One of the most striking achievements of the Kurdish freedom movement was to become a mass movement as a non-religious movement in a religious society. The key to this achievement was the movement’s precise understanding of different faiths and its renunciation of direct confrontation with religion. Religion is seen dialectically in its various functions: On the one hand, it provides community, offers people moral guidelines and a narrative about the past and the future. On the other hand, religion becomes a plaything for the interests of the ruling class and serves to pit communities against each other, even to the point of genocide. This understanding makes it possible for different communities to cooperate and avoid conflict, where the movement is influential.
New paradigm (1999 – present)
After the abduction of Abdullah Öcalan in Nairobi in 1999 and the subsequent ceasefire that lasted for about five years, the movement underwent an extensive re-evaluation of its theoretical foundations. In this process, Öcalan’s prison writings played a decisive role, in which he processed both his own political-practical experience and his reading of Marxist and other authors, from Hegel to Murray Bookchin. The reorientation of the movement on this basis forms the background of the revolution in Rojava/Northern Syria, but also of the politics of the HDP (Peoples’ Democratic Party) in Turkey.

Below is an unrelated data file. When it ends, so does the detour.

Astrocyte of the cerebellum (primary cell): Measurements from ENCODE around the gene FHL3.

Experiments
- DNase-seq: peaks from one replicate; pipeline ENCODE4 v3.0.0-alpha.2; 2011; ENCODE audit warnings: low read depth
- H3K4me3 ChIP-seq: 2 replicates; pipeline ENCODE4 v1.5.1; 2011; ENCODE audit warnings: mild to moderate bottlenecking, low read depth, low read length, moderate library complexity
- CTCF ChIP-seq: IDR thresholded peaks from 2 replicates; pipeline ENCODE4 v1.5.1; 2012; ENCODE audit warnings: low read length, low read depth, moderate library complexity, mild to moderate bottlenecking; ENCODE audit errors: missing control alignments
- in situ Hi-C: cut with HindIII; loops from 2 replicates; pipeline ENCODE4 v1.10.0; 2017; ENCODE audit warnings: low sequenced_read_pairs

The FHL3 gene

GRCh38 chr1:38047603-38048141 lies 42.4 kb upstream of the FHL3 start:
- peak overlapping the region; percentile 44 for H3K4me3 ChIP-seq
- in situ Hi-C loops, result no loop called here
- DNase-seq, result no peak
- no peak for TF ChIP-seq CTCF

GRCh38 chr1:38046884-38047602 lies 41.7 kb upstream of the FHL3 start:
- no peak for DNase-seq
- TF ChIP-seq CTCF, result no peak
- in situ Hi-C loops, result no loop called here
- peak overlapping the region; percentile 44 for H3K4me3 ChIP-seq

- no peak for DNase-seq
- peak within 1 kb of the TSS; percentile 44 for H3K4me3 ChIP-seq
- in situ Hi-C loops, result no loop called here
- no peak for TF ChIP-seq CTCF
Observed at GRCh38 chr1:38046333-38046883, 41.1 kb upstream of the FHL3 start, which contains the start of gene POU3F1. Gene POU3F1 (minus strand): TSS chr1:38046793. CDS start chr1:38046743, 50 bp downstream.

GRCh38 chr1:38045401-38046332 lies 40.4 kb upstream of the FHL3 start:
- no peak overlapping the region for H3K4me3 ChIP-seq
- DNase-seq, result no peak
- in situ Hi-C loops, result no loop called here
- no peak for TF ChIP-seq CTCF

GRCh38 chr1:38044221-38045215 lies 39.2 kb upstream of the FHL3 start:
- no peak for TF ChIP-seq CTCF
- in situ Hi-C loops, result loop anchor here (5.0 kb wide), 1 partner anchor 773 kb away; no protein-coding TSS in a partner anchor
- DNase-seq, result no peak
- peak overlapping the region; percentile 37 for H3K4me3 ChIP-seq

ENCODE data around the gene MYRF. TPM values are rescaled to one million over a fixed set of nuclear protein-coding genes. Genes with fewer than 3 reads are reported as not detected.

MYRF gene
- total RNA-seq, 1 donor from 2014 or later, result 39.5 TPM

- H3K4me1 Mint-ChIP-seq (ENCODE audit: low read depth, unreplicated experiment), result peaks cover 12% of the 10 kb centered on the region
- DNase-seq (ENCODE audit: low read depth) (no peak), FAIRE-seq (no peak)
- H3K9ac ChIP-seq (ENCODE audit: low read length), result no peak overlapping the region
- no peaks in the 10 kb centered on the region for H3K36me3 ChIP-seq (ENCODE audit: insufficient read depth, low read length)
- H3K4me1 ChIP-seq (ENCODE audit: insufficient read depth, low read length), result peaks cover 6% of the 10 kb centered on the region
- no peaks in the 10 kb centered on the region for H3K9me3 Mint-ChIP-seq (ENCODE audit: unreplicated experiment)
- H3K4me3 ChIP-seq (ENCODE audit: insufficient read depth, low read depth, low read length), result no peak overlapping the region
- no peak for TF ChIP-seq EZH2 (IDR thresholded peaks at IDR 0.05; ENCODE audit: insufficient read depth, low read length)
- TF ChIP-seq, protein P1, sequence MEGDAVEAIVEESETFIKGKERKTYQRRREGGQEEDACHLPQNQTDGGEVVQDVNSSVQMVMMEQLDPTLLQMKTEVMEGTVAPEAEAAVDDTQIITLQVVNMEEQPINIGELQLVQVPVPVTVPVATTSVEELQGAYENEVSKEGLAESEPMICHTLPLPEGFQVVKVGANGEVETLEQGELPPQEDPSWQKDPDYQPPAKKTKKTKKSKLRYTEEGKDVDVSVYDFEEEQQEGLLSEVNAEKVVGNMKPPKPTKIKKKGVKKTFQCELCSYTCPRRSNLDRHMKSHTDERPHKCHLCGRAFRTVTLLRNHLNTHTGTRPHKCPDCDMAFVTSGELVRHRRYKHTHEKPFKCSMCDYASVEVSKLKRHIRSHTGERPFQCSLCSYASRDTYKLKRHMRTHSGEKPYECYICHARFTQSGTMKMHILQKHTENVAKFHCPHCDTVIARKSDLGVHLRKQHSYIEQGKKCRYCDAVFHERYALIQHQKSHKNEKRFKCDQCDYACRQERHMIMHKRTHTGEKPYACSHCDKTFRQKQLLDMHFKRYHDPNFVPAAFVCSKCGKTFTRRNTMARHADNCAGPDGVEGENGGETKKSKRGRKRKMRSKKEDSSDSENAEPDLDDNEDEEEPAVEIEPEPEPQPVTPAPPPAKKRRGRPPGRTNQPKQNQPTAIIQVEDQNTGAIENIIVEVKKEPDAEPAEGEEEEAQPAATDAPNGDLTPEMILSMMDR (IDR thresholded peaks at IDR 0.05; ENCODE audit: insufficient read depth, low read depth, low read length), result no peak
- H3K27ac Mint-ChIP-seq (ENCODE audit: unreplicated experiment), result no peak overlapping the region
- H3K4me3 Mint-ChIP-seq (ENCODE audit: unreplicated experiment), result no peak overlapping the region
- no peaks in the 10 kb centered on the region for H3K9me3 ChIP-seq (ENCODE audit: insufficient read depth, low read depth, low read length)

The importance of Marx
What has been the importance of Marx for the movement over the years? I would like to present a number of theoretical and practical reference points that illustrate how the Kurdish freedom movement essentially follows Marx’s philosophy and method, and where it does not.
The beginning is an episode from the time of the 1968 movement in Turkey. Öcalan, who had been quite religious in his youth, acquired a copy of Leo Huberman’s “The ABC of Socialism,” a popular introduction to Marxism. He devoured it and concluded, “Muhammad lost, Marx won.”
Turkish translations of Marx’s works at the time enjoyed a dubious reputation and were subsequently widely criticized and revised. Moreover, the new movement was not primarily interested in economic details, but in the theory and practice of the liberation struggles inspired by Marx and Lenin in Cuba, Angola and, above all, Vietnam. However, some central elements of Karl Marx’s philosophy have been the ideological linchpins of the Kurdish liberation movement for forty-five years. Many of them have become so ingrained in the movement that they are no longer perceived as coming from Marx.